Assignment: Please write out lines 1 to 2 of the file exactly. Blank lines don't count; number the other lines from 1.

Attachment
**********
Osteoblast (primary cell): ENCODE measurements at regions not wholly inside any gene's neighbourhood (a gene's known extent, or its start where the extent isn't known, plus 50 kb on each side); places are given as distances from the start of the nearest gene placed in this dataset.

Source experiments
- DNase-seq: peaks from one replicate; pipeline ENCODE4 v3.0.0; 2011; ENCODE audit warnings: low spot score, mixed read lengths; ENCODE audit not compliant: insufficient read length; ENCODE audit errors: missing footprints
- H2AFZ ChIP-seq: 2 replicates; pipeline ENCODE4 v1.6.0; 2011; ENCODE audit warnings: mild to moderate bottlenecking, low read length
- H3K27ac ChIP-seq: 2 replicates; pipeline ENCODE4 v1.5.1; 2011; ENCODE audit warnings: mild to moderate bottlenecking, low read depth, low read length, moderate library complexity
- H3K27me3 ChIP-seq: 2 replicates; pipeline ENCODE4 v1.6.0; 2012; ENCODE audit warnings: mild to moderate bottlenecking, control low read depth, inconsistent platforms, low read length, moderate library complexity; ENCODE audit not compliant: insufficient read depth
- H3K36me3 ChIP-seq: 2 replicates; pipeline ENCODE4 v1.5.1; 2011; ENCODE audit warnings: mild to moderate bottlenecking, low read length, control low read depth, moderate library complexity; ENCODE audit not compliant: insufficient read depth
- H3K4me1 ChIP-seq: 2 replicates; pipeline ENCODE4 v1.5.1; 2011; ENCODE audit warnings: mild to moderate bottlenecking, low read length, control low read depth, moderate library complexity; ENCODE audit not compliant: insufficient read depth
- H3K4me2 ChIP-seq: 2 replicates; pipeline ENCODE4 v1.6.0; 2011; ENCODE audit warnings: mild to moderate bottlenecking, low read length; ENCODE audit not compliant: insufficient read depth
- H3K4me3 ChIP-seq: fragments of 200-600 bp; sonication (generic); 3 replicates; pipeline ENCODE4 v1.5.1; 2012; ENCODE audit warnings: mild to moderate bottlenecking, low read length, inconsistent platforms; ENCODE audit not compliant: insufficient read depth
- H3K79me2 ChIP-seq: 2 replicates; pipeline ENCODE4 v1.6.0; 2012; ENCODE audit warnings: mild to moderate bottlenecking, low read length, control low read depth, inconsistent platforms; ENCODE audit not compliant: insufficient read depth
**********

Osteoblast (primary cell): ENCODE measurements at regions not wholly inside any gene's neighbourhood (a gene's known extent, or its start where the extent isn't known, plus 50 kb on each side); places are given as distances from the start of the nearest gene placed in this dataset.

Source experiments